Meet my house-warming present to my new home. It’s a hare made by Brian Andrew in the traditional North Devon style of art pottery – that is, sgraffito on cream slip – and as such, sits comfortably amongst my collection of Barum ware. Along with my witch and Coronis the crow, as felted by my friend, Jan Lane, she is the presiding spirit of this place.
There’s lots of things I adore about this piece – her posture, her wildness, her ears, the way she looks as if she’s about to leap down off the sideboard and out into the back garden. But especially I love the way she is etched with hedges and fields, sheaves of wheat, a church, trees and the sun – because the hare is a creature whose mythology encompasses the whole landscape.
I’ve been wondering what to call name her and I think I’ve come up with a few possibilities, courtesy a fabulous old English poem, originally in middle English and here translated by Seamus Heaney.
The Names Of The Hare
The man the hare has met
will never be the better for it
except he lay down on the land
what he carries in his hand –
be it staff or be it bow –
and bless him with his elbow
and come out with this litany
with devotion and sincerity
to speak the praises of the hare.
Then the man will better fare.
‘The hare, call him scotart,
the O’Hare, the jumper,
the rascal, the racer.
The wimount, the messer,
the skidaddler, the nibbler,
the ill-met, the slabber.
The quick-scut, the dew-flirt,
the grass-biter, the goibert,
the home-late, the do-the-dirt.
The starer, the wood-cat,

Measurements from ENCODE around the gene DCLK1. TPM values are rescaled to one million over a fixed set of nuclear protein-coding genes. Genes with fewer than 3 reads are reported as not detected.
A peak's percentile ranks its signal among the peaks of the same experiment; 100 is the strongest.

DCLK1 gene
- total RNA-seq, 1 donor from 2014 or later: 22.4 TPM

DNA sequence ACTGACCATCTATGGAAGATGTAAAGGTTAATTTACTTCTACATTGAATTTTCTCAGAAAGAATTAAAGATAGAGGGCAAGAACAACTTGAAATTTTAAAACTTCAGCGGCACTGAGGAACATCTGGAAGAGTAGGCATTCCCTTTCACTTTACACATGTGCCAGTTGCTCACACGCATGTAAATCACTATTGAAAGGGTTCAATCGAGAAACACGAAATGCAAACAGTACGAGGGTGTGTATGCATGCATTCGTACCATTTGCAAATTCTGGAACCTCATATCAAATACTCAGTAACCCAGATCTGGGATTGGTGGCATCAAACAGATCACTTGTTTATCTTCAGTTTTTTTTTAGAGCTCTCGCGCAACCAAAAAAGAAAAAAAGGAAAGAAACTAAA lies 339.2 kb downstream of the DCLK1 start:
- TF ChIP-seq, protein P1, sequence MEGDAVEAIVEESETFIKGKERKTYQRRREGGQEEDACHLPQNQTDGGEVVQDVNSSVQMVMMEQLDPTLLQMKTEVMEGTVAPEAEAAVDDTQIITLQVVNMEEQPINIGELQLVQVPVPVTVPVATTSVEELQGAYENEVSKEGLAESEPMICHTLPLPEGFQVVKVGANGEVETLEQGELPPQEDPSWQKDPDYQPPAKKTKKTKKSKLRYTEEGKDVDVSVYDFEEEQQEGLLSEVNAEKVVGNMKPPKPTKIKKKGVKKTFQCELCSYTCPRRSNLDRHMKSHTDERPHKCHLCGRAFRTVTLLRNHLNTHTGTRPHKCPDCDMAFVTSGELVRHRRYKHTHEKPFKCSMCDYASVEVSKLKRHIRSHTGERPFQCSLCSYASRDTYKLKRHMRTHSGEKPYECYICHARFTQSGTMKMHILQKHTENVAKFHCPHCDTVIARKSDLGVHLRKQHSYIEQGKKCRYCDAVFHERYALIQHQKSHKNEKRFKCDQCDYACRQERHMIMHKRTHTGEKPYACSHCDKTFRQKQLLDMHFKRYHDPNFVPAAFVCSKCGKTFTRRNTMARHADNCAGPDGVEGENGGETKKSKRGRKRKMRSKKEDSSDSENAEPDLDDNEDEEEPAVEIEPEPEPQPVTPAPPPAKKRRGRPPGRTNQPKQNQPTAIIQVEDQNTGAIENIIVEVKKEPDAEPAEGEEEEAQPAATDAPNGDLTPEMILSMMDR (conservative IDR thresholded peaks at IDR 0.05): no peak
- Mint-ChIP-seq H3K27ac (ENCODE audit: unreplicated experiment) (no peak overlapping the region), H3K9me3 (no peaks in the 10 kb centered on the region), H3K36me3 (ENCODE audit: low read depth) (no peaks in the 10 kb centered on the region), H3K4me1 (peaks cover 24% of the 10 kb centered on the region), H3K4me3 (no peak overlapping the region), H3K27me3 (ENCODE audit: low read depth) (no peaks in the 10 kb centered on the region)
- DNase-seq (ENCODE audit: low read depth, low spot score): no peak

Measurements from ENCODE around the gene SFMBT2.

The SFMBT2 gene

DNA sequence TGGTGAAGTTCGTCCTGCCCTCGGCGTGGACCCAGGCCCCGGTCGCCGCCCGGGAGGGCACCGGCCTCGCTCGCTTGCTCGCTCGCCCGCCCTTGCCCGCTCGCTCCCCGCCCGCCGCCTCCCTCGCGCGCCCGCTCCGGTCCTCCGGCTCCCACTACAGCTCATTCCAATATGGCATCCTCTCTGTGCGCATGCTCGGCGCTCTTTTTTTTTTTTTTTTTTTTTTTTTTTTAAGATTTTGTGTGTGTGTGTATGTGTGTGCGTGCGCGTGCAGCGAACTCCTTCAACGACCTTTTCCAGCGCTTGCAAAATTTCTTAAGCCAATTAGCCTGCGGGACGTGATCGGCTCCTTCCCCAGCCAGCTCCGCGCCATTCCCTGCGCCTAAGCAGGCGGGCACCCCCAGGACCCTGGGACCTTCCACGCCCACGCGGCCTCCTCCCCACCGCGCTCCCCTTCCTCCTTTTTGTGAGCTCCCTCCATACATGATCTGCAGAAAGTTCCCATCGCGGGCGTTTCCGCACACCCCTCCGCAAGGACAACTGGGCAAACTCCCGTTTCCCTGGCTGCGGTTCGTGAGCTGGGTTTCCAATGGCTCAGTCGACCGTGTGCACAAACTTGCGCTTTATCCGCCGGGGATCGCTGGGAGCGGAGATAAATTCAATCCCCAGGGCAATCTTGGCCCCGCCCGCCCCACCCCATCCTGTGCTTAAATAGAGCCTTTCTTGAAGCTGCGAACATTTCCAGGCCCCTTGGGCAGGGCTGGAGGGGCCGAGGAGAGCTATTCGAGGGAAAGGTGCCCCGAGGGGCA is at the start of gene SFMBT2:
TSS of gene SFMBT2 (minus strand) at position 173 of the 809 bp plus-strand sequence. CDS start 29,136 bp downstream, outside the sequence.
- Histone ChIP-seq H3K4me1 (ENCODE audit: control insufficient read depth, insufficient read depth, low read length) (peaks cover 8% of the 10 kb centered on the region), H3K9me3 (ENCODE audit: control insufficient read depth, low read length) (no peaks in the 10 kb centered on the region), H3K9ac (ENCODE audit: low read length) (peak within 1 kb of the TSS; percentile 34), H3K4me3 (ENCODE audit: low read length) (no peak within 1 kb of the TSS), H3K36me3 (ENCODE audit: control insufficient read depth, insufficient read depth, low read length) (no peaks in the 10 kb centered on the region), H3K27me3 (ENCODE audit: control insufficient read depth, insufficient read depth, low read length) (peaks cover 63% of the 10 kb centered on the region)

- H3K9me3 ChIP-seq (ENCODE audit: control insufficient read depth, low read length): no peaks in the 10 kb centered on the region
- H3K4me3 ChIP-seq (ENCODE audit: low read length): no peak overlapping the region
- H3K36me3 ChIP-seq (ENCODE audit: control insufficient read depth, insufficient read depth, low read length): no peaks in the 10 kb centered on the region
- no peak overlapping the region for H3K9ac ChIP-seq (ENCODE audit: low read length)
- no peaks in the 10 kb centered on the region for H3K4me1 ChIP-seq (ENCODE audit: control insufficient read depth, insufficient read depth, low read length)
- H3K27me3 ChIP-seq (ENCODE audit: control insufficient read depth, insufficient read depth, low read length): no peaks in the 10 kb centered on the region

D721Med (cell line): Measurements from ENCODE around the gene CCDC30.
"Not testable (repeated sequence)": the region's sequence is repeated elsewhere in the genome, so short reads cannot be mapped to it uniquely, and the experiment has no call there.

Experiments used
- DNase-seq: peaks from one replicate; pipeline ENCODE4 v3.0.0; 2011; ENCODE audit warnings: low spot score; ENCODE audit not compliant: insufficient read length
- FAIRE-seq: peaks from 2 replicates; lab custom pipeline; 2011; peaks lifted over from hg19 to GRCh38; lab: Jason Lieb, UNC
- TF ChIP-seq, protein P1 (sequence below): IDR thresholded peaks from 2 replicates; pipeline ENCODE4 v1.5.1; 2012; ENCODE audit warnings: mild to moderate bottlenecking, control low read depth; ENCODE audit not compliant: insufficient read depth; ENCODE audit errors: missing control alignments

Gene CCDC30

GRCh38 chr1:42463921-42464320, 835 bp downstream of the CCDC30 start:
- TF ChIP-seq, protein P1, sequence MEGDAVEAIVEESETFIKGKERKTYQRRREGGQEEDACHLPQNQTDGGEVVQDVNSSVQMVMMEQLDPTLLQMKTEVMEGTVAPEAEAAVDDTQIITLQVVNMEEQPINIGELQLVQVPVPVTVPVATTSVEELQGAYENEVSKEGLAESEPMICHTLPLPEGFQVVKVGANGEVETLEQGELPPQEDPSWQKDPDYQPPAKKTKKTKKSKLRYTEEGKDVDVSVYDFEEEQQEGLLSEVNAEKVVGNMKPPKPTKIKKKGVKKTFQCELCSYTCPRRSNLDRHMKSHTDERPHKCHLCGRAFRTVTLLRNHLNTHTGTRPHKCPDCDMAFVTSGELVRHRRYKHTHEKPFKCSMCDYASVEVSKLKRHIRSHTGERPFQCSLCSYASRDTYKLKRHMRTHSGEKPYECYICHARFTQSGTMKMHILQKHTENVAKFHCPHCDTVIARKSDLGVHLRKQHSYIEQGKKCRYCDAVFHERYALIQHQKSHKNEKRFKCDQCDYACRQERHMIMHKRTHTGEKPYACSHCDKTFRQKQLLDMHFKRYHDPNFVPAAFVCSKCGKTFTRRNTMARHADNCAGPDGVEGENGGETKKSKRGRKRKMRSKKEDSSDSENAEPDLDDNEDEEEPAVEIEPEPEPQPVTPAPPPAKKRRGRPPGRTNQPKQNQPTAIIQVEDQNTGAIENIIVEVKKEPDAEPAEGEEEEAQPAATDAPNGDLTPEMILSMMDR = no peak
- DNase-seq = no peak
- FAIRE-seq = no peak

the purblind, the furze cat,
the skulker, the bleary-eyed,
the wall-eyed, the glance-aside
and also the hedge-springer.
The stubble-stag, the long lugs,
the stook-deer, the frisky legs,
the wild one, the skipper,
the hug-the-ground, the lurker,
the race-the-wind, the skiver,
the shag-the-hare, the hedge-squatter,
the dew-hammer, the dew-hopper,
the sit-tight, the grass-bounder,
the jig-foot, the earth-sitter,
the light-foot, the fern-sitter,
the kail-stag, the herb-cropper.
The creep-along, the sitter-still,
the pintail, the ring-the-hill,
the sudden start,
The gobshite, the gum-sucker,
the scare-the-man, the faith-breaker,
the snuff-the-ground, the baldy-skull
(his chief name is scoundrel).
The stag sprouting a suede horn,
the creature living in the corn,
the creature bearing all men’s scorn,
the creature no one dares name.’
When you have got all this said
then the hare’s strength has been laid.
Then you might go faring forth –
east and west and south and north,
wherever you’re inclined to go –
but only if you’re skilful too.
And now, Sir Hare, good-day to you.
God guide you to a how-d’ye-do
with me: come to me dead
in either onion broth or bread.